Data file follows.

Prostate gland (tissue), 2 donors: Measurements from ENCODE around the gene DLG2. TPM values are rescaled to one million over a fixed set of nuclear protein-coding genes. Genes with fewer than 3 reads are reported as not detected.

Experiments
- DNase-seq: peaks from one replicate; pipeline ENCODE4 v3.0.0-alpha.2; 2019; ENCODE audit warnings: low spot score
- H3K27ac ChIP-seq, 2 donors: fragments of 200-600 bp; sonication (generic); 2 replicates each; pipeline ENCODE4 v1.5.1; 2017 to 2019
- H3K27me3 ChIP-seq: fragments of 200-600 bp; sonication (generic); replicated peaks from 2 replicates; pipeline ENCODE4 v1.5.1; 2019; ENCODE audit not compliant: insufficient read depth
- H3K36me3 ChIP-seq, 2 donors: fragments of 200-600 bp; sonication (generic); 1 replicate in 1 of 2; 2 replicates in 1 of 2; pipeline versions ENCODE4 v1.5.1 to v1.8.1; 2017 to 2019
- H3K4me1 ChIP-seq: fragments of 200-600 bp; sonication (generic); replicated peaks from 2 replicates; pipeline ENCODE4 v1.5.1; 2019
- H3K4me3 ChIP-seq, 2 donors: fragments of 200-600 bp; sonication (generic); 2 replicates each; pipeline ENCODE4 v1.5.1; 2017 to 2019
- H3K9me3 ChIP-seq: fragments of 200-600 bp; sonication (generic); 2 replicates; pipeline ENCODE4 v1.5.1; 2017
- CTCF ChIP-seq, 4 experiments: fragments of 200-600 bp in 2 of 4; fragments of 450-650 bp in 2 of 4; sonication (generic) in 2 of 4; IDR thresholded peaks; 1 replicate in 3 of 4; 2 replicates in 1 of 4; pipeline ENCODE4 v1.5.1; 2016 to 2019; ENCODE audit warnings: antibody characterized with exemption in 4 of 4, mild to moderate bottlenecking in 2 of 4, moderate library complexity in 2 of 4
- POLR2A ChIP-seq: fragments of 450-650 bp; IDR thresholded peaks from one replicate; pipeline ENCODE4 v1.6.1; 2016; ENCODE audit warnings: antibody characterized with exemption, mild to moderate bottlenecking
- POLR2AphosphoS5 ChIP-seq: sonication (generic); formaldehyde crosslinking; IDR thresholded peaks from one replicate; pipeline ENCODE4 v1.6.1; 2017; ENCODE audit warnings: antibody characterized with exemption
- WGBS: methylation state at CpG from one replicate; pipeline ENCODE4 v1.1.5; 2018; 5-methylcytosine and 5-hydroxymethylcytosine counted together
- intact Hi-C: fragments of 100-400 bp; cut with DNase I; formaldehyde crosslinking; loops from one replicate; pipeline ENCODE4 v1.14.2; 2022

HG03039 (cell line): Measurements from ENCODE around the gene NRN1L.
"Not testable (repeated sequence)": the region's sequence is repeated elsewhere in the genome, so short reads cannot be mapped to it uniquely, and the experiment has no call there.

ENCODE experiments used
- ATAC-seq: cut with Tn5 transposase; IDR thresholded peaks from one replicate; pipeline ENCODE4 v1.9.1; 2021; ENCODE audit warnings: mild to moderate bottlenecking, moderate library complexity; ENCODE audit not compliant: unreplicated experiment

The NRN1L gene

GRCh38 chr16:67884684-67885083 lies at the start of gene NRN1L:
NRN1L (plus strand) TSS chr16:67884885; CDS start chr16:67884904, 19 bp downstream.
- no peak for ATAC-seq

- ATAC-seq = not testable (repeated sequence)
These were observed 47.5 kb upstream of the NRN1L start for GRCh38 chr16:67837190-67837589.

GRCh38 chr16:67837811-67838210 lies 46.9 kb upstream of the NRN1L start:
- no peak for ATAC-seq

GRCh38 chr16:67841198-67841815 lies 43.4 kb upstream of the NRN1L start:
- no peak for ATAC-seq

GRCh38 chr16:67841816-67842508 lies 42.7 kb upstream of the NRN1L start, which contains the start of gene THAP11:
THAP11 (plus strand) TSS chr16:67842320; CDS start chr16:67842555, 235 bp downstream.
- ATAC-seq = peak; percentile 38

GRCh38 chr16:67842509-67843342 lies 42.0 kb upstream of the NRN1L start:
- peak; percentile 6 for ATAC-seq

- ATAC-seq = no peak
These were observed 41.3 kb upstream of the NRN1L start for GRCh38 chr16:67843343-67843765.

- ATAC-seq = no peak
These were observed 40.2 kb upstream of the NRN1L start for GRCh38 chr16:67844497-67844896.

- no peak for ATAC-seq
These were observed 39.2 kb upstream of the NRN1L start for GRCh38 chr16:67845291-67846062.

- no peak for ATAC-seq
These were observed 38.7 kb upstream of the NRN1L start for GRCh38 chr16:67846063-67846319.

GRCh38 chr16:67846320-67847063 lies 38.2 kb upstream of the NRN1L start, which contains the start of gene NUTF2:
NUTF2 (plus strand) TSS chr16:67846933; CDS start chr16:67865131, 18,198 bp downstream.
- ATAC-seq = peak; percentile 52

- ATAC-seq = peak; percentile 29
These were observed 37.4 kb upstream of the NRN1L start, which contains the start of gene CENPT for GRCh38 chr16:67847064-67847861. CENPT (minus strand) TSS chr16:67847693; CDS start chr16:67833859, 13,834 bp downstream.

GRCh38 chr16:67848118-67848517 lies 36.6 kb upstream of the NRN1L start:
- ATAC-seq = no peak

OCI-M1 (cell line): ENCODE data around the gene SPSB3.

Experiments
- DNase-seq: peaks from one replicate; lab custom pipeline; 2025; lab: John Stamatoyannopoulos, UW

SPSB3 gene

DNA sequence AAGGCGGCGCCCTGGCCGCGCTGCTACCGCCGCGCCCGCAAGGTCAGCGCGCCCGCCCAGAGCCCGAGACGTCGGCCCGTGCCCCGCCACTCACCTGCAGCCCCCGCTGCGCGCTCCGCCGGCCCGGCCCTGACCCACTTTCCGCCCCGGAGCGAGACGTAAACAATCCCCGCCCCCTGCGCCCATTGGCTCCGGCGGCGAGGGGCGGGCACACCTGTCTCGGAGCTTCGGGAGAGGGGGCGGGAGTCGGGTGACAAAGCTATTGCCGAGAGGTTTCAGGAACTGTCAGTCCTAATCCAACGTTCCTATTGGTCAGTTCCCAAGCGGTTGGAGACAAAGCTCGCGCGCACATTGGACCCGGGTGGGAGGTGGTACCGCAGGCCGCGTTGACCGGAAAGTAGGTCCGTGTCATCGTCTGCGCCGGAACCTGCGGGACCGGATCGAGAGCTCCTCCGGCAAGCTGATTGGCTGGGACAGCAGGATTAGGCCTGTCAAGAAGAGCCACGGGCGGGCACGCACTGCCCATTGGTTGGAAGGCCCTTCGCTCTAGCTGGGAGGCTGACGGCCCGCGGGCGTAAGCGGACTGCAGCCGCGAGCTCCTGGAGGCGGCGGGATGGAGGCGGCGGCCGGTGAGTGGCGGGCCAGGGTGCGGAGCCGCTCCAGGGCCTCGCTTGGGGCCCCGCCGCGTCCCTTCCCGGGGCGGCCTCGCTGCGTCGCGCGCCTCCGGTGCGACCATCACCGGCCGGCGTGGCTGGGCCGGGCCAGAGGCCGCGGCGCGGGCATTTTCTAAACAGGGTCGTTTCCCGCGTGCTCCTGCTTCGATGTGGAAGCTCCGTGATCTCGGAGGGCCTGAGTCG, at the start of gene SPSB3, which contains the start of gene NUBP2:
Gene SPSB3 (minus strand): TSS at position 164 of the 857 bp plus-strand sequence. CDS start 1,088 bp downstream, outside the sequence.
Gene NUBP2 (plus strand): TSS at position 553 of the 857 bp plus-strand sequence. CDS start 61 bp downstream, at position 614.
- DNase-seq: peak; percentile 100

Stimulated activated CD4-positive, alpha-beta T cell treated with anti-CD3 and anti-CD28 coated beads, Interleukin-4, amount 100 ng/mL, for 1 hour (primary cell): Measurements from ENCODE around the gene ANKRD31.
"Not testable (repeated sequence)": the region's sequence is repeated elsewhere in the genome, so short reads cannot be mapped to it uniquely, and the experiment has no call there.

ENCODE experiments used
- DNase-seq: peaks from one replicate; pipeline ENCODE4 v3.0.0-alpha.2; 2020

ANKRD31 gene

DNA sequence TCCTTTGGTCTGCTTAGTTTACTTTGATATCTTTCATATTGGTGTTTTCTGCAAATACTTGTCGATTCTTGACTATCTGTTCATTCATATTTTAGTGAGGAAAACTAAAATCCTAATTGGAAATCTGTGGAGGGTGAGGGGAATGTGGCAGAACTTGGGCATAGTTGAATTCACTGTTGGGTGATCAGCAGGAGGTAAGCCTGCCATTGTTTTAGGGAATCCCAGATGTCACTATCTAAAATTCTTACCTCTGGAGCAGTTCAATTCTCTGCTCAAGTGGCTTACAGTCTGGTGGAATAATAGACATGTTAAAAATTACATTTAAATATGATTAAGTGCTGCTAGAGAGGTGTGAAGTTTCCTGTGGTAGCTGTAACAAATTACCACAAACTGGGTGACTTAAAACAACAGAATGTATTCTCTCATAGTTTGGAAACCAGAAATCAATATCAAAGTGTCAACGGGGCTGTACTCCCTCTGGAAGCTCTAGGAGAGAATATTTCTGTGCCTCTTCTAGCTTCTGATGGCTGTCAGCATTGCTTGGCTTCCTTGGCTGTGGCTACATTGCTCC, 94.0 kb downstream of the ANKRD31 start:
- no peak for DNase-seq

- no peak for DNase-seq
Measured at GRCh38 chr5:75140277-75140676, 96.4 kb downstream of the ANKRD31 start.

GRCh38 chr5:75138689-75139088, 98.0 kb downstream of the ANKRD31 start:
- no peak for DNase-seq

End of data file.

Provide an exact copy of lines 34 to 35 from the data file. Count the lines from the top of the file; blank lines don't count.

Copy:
- ATAC-seq = no peak
These were observed 41.3 kb upstream of the NRN1L start for GRCh38 chr16:67843343-67843765.